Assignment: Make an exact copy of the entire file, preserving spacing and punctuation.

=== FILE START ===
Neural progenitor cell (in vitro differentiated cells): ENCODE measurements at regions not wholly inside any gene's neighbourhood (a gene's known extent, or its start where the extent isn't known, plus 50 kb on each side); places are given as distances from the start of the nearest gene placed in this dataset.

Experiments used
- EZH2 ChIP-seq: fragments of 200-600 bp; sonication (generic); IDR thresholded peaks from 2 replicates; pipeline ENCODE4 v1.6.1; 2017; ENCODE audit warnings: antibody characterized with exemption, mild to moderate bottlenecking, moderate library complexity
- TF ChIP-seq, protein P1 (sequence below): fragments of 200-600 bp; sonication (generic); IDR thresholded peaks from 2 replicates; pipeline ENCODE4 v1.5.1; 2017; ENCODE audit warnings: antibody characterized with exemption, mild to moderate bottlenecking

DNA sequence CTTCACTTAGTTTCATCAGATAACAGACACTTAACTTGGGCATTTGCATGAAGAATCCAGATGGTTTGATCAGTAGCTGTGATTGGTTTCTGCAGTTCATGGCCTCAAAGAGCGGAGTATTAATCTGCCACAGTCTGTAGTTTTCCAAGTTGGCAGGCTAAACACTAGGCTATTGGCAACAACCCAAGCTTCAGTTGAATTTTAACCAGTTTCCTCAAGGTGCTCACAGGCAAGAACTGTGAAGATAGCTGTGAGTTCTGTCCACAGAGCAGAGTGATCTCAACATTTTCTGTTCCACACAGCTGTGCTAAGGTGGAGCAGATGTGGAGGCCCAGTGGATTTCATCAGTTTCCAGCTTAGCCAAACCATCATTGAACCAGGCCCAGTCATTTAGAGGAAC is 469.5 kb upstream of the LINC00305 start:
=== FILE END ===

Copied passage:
Neural progenitor cell (in vitro differentiated cells): ENCODE measurements at regions not wholly inside any gene's neighbourhood (a gene's known extent, or its start where the extent isn't known, plus 50 kb on each side); places are given as distances from the start of the nearest gene placed in this dataset.

Experiments used
- EZH2 ChIP-seq: fragments of 200-600 bp; sonication (generic); IDR thresholded peaks from 2 replicates; pipeline ENCODE4 v1.6.1; 2017; ENCODE audit warnings: antibody characterized with exemption, mild to moderate bottlenecking, moderate library complexity
- TF ChIP-seq, protein P1 (sequence below): fragments of 200-600 bp; sonication (generic); IDR thresholded peaks from 2 replicates; pipeline ENCODE4 v1.5.1; 2017; ENCODE audit warnings: antibody characterized with exemption, mild to moderate bottlenecking

DNA sequence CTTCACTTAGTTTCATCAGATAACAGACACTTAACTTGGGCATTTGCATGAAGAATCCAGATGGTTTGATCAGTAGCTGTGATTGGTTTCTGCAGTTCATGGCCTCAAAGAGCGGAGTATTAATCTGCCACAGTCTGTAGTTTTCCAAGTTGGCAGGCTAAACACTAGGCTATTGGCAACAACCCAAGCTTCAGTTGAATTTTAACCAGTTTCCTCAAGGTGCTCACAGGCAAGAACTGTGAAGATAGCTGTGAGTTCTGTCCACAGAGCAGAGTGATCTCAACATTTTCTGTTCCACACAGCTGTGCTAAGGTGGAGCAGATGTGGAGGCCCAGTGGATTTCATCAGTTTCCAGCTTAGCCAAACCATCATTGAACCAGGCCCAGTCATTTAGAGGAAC is 469.5 kb upstream of the LINC00305 start: